What are Negative Temperature Coefficient Thermistors (NTC)?

1 Answer
Can you answer this question?

Editorial Team - everything PE

Jan 9, 2023

Negative Temperature Coefficient (NTC) thermistors are the thermistors whose resistance is inversely proportional to the temperature. This means at high temperatures they will have a low resistance and at low temperatures they will have a high resistance. They are fabricated using semiconductor materials, usually oxides of metals like cobalt, manganese and nickel.

NTC thermistors are used for measuring temperature, protecting devices and controlling current.

  • Measuring Temperature: When paired with an electrical circuit, NTC Sensors' ability to change resistance with temperature gives a way to constantly measure temperature. 
  • Protecting Devices: NTC thermistors are capable of protecting the circuits/devices by providing high resistance from surge current.
  • Controlling Current: NTC thermistors are used as inrush current limiters, for controlling surge flow of current to enter into the circuit when it is first turned on.

One of the most common uses of an NTC thermistor is as an inrush current limiter. An inrush current limiter, limits surge current from damaging a circuit. An example circuit diagram is shown below:

NTC based Inrush Current Controller

When the circuit is turned on, the temperature of the circuit is initially low. At this stage an NTC provides high resistance thus decreasing the inrush current that will enter the circuit.  However, once the circuit starts operating, its temperature rises over time, which gradually decreases the resistance of the NTC thermistor. Thus, during the steady state condition of the circuit, the NTC provides low resistance. This makes using an NTC thermistor for inrush current limiting better than other components like series resistors and in-line filters that are prone to damage at high temperatures. 

The most common disadvantage of an NTC thermistor is self-heating as temperature rises. To reduce overheating of an NTC, we use a larger value of effective series resistance (Rs, as seen in the figure above) which helps in lowering the biasing current through the thermistor, hence reducing heat dissipation. This helps reduce self-heating of the NTC component keeping it safe.

In the graph below shows the relation between Resistance and temperature of an NTC. The X-Axis shows Temperature and the Y-Axis shows Resistance.

R-T Characteristics of NTC

The graph depicts the gradual decrease in resistance with increase in temperature. This is usually plotted by measuring the resistance of an NTC over a temperature range. The reference value of the resistance of an NTC is usually measured at standard temperature of 25°C.

Types of NTC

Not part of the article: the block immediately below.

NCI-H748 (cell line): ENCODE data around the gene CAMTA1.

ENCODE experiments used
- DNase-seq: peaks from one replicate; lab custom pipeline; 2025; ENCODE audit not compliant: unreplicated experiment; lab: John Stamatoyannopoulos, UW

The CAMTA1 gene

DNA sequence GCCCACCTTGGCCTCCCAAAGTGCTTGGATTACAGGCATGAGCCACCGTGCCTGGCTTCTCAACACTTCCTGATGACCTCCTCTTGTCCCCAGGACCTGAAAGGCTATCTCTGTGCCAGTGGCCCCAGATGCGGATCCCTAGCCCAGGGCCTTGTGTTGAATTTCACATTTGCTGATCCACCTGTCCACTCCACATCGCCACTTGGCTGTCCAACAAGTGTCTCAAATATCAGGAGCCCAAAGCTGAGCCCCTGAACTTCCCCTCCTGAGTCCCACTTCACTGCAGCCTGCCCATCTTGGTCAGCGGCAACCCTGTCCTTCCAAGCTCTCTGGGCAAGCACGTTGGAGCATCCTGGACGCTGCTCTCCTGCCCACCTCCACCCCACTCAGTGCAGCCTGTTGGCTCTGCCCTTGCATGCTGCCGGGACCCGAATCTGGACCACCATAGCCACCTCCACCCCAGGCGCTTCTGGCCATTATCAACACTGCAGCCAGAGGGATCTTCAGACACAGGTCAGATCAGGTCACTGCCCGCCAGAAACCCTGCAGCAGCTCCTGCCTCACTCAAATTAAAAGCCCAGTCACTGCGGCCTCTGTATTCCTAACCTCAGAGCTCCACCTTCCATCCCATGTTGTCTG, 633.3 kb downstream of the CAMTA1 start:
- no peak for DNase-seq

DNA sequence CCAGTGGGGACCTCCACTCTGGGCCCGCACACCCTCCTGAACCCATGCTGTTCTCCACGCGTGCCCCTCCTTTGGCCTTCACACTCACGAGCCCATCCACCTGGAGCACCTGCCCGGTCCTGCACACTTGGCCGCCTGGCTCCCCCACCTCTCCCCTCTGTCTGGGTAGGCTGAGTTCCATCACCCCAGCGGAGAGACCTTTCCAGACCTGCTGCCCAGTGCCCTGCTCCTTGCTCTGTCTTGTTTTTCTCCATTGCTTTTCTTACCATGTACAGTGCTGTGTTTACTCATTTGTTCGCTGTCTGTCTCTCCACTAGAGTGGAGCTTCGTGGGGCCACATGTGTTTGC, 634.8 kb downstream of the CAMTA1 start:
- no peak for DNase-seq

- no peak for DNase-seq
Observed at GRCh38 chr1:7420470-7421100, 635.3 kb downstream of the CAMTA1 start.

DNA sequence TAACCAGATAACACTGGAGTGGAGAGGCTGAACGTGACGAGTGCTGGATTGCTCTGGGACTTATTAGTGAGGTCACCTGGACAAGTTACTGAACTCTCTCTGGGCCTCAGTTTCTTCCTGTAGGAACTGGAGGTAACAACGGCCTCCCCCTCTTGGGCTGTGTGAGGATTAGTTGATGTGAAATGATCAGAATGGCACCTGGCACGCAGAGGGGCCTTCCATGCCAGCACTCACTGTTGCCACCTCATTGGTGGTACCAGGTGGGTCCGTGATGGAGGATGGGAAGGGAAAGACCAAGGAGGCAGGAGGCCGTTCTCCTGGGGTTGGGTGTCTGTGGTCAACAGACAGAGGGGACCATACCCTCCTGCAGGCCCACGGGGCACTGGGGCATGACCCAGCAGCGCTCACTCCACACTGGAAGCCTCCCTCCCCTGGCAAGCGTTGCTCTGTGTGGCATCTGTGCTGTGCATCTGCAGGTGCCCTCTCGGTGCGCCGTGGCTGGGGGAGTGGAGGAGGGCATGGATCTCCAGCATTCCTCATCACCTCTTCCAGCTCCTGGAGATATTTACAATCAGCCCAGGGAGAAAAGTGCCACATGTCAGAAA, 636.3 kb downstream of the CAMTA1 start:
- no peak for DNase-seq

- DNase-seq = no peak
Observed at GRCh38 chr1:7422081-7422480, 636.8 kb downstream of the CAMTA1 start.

Based on the type of their shape and fabrication, NTCs are classified into the following types: Disk and Chip, Bead, Epoxy and Glass Encapsulated.

Disk and Chip: Disk and Chip NTC thermistors are cost effective thermistors that are generally used for temperature measurement. These types of NTCs are generally larger in size and thus can dissipate more heat. 

  • Disc type NTCs are fabricated at a high temperature by pressing metal oxide blends of cobalt, nickel or manganese. 
  • Chip type NTCs are fabricated by tape-casting ceramic material using a ceramic slurry (Semi-liquid form of ceramic material) and then laying out a thick film of it, sintering and cutting it into small pieces.

Bead Type: Bead Type NTC thermistors are lead wires made up of platinum alloy which is directly sintered into the ceramic case. They have high stability and can be used at very high temperatures compared to Disc and Chip NTC thermistors. A major disadvantage of bead type NTCs is that they can get easily damaged, so they are often encased into a glass frame.

Epoxy: Epoxy type NTCs are polymers of epoxides that are soldered in encased Teflon/PVC wires, used for protecting circuits by providing electrical insulation. They are generally built-in small sizes and can be easily mounted in a circuit.

Glass Encapsulated Thermistors: As the name suggests, these NTC thermistors are encapsulated/sealed within a glass body. They are designed to function at temperatures above 150°C. The encapsulation of the thermistor gives it better stability and a longer life.

How to Select an NTC

The following parameters must be considered when selecting an NTC for use in a circuit.

  • Reference Resistance: The reference resistance value of an NTC is its resistance at room temperature (usually calculated at 25°C).
  • Temperature Coefficient of Resistance (𝛼): It is the measure of change in the resistance with change in temperature. It is measured in ppm/°C (1 ppm = 0.0001%).
  • Resistance Tolerance: This is a measure of the variation in resistance of the NTC at particular temperature. This usually +/- 1% to +/-1.5%.
  • Temperature Range: Based on electronic fabrication variations, NTCs are capable of functioning between a temperature range of -50°C to 150°C (can go up to 200°C for glass encapsulated NTC thermistors).
  • Packaging/ Casing:  Based on the requirement, NTC thermistors come in a variety, be it sintered bead type, disc and chip, epoxy or glass encapsulated.

Click here to learn more about thermistors.

Click here to learn more about inrush current limiters.

Click here to learn more about PTC thermistors.